Just programming more Factors (with the help of Chat GPT wink: ) and see if it improves. Takes a bit more time than anticipated, will let you know.

@Jrinne @pitmaster you are for sure aware that you mean or median the return of the universe? Theoretical it should be like add 1 to all returns, do the product of all and then -1 to have universe return. Why you use:
mean_returns = df.groupby(‘Date’)[‘Future 1wkRet’].mean() ???
in my case I have a multi index of date and ticker so, this is what I’m using:
combined_data[‘1d_uni_ret’] = combined_data.groupby(‘date’)[‘close’].transform(
lambda x: (1 + x.pct_change(1)).prod() - 1

@pitmaster interrsting: zscore excess returns for each period.

some way to share my notebooks with you?


Indeed, you would do something like that to get the log returns. For one week the difference is not great but it is theoretically more correct to use log returns (or excess log returns) as you say, I think. And really no disadvantages other than a little math.

I agree. Good point.



you were mentioning that you were selection the best X factors to go forward, may be you are using this to select the most important parameters:

model = lgb.train(best_params, lgb.Dataset(X_train, label=y_train), 100)

def get_feature_importance(model, importance_type=‘split’):
fi = pd.Series(model.feature_importance(importance_type=importance_type), index=model.feature_name())
return fi/fi.sum()

feature_importance = (get_feature_importance(model).to_frame(‘Split’).
join(get_feature_importance(model, ‘gain’).to_frame(‘Gain’)))

and than use Splitt or Gain or a sum of them.

But should it be the same to use the final predicted target?
or is there to much noise in the production and the top X most important Factors are cleaner?



I am not sure I fully understand your question. But for a random forest and I think for boosting I would use recursive feature elimination sklearn.feature_selection.RFE if I had the computing power (which I think I do but it would not run quickly).

So Python (for sure with random forests as I have done it and ChatGPT says for LightGBM also) will do feature importances and remove one feature at a time (starting with the least important feature from feature importances output). It will do this for linear model also (removing the features with the smallest coefficient).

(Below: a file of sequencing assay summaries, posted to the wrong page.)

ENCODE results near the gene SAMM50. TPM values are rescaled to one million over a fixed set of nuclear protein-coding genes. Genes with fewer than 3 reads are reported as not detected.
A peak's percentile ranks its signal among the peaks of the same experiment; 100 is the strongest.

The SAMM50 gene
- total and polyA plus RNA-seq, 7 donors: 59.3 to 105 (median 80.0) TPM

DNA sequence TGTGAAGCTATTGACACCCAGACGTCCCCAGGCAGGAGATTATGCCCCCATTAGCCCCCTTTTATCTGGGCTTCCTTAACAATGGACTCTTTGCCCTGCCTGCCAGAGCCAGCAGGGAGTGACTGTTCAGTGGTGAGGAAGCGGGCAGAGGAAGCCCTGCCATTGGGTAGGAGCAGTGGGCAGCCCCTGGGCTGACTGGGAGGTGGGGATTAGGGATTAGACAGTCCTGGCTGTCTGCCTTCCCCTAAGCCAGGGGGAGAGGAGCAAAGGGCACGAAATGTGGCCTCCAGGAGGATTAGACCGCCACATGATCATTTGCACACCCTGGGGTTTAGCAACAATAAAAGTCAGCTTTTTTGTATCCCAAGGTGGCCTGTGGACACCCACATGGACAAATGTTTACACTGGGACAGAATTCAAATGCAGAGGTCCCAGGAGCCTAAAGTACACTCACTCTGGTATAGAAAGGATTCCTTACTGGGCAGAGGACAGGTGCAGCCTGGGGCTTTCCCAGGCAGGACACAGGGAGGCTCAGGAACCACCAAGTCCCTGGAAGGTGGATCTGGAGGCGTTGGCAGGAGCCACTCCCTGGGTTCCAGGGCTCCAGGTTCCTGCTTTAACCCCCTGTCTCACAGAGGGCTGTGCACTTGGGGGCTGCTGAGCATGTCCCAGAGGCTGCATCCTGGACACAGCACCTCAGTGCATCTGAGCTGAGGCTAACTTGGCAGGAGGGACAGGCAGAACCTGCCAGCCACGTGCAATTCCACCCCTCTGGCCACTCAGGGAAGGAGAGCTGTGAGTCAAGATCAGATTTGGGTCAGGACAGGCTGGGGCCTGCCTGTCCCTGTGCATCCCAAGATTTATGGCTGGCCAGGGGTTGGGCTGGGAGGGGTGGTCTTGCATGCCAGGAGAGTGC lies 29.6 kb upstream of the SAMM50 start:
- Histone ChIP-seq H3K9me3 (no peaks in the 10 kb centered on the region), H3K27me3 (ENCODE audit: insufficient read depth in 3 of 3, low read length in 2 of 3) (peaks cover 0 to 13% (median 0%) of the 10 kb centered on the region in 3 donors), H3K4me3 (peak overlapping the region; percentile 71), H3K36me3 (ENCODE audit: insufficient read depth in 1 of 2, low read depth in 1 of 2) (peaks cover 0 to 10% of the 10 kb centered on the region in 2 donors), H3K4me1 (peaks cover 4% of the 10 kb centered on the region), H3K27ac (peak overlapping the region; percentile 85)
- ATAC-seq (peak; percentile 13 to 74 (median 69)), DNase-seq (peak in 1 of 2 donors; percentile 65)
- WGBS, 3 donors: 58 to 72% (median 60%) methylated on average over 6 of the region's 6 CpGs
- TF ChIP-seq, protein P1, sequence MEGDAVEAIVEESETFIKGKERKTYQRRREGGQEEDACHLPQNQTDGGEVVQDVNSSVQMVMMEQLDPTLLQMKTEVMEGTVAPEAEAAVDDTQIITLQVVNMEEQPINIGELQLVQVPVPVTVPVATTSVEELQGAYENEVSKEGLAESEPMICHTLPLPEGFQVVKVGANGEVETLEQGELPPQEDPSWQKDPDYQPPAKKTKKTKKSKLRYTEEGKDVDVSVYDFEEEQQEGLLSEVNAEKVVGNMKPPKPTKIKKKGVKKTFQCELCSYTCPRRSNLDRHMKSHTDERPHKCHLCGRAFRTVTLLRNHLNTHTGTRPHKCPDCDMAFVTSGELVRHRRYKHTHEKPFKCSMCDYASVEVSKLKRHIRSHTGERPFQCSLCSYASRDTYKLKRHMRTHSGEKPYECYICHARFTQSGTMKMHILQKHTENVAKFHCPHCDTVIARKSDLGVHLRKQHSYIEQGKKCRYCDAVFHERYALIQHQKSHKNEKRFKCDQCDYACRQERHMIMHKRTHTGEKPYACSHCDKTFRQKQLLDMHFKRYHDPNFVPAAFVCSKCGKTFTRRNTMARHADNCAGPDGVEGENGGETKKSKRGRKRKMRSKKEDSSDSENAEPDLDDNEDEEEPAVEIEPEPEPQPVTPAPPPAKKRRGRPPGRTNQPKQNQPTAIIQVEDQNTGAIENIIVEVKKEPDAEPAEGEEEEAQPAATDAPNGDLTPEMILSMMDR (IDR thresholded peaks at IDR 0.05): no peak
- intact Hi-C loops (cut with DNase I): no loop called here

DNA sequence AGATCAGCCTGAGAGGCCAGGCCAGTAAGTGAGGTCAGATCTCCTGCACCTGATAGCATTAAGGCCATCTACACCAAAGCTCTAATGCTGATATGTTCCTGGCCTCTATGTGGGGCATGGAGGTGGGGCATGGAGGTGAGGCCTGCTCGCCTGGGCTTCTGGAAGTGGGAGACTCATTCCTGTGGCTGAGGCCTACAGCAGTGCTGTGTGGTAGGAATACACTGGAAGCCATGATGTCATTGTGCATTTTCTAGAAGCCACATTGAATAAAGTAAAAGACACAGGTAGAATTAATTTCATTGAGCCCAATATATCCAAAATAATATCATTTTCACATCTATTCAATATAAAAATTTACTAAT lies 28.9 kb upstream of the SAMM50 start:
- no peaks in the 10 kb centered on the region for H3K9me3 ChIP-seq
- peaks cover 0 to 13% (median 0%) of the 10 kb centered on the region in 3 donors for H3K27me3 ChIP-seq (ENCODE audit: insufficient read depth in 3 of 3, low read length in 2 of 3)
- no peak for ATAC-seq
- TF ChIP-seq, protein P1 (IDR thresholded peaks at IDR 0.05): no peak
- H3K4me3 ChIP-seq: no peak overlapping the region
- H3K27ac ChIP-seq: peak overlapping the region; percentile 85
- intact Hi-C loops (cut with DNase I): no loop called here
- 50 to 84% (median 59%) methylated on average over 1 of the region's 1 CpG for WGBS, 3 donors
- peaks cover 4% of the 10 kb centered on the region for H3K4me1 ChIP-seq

I, usually, am pretty selective in which features I use (screening them ahead of time). I have only done this recently with linear models and not found any of my features needed to be eliminated (using RFE).

One could also use LASSO regression for linear models;

Sorry, if this is not a direct answer to your question. But before funding a random forest I am sure I would see if it runs on my computer and even pay for faster Colab to do RFE.


Hi Jim,

yes that’s the answers to my question, so you are doing sorting totally different.
Need to read that tomorrow, a bit late now.

So what im doing, maybe you can understand it if I post the code
a) build a model with an BayesianOptimization, quite fast…
b) than train and predict.
c) Finale I used the stored predicted values as a single factor to select stocks.
Here is that part of code (hopefully its ok to post it here)

My Spearman correlation between target and predict is really bad, around 0.3…

Best Carsten

def lgb_optimization(X_train, y_train):
    def lgb_crossval(max_depth, num_leaves, min_data_in_leaf, learning_rate, bagging_fraction):
        params = {
            'objective': 'regression',
            'metric': 'rmse',
            'verbosity': -1,
            'boosting_type': 'gbdt', 
            'max_depth': int(max_depth),
            'num_leaves': int(num_leaves),  # Convert to integer
            'min_data_in_leaf': int(min_data_in_leaf),  # Convert to integer
            'learning_rate': learning_rate,
            'bagging_fraction': bagging_fraction
        # Create a Dataset object inside this function
        cv_result = lgb.cv(params, lgb.Dataset(X_train, label=y_train), nfold=5, seed=42, stratified=False, metrics=['rmse'])
        # Check if 'valid rmse-mean' exists in cv_result
        if 'valid rmse-mean' not in cv_result:
            print("valid rmse-mean not found in cv_result. cv_result keys:", cv_result.keys())
            return float('-inf')

        return -np.min(cv_result['valid rmse-mean'])  # Minimize rmse

    optimizer = BayesianOptimization(lgb_crossval, {
        'max_depth': (1, 7),
        'num_leaves': (1, 2 ** 7), # Make sure the range is in integers
        'min_data_in_leaf': (250, 1000),  # Make sure the range is in integers
        'learning_rate': (.01, .3),
        'bagging_fraction': (0.8, 1)
    }, random_state=42)

    optimizer.maximize(init_points=2, n_iter=5)
    return optimizer.max['params']

def optimize_hyperparameters(data, feature, target):
    X_optimize = data[feature]
    y_optimize = data[target]

    # Optimize hyperparameters
    best_params = lgb_optimization(X_optimize, y_optimize)

    # Convert necessary parameters to integer
    best_params['num_leaves'] = int(best_params['num_leaves'])
    best_params['max_depth'] = int(best_params['max_depth'])